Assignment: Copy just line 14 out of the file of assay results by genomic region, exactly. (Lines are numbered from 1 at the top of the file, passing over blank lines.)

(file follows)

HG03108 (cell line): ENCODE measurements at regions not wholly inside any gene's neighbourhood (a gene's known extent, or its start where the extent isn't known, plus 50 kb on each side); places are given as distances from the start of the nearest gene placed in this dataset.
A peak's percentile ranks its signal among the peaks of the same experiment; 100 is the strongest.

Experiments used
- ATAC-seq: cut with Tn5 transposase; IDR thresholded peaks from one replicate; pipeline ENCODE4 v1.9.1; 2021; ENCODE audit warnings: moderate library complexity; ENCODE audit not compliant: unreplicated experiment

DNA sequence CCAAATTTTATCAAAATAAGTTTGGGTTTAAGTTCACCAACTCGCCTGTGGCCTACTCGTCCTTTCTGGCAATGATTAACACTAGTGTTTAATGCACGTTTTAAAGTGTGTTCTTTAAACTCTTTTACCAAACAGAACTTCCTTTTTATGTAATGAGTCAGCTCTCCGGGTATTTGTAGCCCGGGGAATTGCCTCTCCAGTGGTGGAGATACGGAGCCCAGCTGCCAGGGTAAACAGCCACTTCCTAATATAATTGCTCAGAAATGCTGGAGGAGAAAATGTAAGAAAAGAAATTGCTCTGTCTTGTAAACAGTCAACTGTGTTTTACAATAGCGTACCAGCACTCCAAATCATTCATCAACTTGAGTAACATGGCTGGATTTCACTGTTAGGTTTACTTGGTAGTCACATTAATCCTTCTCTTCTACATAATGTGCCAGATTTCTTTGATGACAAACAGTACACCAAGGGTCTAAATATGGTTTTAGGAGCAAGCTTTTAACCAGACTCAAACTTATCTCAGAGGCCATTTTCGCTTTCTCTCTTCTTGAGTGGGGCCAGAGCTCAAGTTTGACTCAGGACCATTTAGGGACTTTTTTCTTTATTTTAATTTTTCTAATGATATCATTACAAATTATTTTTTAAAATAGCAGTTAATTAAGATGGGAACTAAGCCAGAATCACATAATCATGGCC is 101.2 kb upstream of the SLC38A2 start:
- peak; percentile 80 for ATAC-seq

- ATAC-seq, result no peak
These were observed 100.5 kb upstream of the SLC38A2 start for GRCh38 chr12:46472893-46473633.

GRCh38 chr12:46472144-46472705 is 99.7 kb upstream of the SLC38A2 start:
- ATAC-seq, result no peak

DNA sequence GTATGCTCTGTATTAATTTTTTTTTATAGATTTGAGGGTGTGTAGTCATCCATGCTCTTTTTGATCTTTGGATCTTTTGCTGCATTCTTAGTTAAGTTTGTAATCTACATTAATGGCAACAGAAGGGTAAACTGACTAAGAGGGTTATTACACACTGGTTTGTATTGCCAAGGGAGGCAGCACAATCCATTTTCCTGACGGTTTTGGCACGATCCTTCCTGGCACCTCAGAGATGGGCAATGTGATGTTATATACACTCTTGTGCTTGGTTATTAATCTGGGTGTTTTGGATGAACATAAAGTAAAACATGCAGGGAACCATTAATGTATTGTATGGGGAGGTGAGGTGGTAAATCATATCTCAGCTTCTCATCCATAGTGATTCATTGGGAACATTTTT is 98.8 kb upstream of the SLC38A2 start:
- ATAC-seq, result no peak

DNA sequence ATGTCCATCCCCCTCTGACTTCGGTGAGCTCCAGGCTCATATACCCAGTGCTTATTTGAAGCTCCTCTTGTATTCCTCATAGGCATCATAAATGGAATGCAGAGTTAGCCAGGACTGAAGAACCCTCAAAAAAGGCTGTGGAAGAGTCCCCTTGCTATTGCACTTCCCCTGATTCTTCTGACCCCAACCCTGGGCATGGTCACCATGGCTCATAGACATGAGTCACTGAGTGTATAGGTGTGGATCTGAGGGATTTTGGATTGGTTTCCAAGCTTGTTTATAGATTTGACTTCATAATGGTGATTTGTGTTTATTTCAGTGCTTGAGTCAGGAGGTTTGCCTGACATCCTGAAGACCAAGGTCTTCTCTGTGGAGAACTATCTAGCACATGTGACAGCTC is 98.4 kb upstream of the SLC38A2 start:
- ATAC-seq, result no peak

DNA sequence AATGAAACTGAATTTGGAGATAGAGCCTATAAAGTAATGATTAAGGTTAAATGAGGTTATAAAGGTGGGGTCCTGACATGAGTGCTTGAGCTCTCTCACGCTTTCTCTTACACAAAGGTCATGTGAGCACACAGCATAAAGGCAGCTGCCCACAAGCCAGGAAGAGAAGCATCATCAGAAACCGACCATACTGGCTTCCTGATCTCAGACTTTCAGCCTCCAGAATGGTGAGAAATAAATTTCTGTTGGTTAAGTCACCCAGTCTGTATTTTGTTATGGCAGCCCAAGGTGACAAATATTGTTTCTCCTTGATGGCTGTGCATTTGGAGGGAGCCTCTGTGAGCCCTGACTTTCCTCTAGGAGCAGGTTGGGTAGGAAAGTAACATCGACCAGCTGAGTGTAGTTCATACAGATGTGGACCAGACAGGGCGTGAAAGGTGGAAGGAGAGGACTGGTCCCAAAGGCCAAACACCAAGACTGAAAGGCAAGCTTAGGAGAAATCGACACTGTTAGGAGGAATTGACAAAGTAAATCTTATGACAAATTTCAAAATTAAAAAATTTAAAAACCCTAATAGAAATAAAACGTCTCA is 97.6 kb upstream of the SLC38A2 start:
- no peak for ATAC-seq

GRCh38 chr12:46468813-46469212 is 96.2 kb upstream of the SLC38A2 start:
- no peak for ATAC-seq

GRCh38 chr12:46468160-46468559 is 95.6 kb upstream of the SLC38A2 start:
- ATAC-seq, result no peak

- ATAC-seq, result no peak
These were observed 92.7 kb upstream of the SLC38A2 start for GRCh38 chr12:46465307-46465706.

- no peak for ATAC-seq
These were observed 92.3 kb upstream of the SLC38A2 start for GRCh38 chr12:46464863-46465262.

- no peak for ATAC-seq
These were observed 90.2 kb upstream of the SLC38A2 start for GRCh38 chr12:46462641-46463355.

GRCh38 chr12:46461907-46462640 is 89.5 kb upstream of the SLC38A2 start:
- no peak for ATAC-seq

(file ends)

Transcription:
- ATAC-seq, result no peak